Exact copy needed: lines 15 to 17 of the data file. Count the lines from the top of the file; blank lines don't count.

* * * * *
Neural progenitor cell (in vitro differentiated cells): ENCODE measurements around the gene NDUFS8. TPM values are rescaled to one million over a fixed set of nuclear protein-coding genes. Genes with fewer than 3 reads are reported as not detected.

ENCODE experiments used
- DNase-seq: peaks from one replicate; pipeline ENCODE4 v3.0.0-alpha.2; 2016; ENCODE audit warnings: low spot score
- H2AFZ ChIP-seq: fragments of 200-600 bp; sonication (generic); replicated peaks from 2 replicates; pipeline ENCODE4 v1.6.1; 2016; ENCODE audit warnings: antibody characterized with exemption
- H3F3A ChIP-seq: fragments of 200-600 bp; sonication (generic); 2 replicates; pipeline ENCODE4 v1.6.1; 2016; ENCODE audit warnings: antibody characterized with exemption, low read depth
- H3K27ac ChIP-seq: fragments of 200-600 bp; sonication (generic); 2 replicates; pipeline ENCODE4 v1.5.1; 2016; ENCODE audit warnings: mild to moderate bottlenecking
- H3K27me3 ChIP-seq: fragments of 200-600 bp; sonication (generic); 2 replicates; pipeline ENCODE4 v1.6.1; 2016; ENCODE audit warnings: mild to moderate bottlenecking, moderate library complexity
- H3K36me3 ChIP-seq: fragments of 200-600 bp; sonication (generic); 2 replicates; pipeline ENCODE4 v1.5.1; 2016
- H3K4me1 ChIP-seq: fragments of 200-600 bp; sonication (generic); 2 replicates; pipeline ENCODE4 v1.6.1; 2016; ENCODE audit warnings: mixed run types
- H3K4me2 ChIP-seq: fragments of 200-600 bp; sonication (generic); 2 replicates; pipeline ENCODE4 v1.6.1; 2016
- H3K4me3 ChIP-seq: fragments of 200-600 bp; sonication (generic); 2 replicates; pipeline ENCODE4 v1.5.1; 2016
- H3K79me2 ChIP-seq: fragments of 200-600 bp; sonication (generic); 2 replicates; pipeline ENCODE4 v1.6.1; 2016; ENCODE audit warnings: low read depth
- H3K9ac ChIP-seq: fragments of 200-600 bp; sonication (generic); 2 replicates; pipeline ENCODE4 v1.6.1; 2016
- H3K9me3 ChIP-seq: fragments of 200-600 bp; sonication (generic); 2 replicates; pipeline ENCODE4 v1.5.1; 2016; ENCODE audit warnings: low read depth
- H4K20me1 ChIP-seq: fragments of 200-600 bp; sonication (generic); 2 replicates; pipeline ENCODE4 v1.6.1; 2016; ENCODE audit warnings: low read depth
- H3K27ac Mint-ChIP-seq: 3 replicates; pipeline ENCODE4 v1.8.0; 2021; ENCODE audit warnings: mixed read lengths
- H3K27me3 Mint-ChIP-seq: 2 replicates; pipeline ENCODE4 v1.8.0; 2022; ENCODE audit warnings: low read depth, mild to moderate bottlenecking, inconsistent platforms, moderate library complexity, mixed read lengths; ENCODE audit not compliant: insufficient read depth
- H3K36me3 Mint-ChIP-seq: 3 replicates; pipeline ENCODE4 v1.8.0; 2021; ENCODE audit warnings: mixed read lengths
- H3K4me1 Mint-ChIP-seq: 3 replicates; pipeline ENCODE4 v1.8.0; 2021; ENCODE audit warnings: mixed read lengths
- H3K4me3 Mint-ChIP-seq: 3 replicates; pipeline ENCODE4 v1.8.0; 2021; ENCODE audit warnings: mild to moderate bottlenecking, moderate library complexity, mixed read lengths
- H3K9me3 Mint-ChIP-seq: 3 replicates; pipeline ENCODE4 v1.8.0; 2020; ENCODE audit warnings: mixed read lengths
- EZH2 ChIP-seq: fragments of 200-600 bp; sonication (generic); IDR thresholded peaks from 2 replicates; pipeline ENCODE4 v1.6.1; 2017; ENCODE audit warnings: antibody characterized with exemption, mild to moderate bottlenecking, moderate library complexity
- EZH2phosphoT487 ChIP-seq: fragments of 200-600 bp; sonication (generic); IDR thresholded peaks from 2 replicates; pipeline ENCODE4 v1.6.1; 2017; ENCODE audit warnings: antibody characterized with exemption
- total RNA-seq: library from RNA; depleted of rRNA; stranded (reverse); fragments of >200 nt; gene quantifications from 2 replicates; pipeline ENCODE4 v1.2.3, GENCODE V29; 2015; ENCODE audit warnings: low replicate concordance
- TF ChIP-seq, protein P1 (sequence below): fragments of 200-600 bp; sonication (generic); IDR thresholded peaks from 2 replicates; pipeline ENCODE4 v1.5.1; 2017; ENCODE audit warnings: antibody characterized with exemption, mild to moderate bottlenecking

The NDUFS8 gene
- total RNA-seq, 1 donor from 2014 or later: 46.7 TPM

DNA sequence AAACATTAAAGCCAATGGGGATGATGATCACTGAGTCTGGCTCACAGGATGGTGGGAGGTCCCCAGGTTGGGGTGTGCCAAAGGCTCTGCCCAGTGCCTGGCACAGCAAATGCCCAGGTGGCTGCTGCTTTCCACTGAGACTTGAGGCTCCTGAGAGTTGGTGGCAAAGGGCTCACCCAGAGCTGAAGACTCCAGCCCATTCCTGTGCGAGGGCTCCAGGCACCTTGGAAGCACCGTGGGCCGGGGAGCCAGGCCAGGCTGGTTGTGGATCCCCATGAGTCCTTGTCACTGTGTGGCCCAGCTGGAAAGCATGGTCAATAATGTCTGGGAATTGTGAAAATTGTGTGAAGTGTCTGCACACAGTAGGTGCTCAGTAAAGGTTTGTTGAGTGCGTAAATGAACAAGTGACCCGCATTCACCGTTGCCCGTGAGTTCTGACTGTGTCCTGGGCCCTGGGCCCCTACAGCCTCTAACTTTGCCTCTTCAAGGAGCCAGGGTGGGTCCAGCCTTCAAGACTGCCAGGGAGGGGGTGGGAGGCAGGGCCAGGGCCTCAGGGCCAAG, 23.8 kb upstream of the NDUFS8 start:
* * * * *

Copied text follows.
- H4K20me1 ChIP-seq: fragments of 200-600 bp; sonication (generic); 2 replicates; pipeline ENCODE4 v1.6.1; 2016; ENCODE audit warnings: low read depth
- H3K27ac Mint-ChIP-seq: 3 replicates; pipeline ENCODE4 v1.8.0; 2021; ENCODE audit warnings: mixed read lengths
- H3K27me3 Mint-ChIP-seq: 2 replicates; pipeline ENCODE4 v1.8.0; 2022; ENCODE audit warnings: low read depth, mild to moderate bottlenecking, inconsistent platforms, moderate library complexity, mixed read lengths; ENCODE audit not compliant: insufficient read depth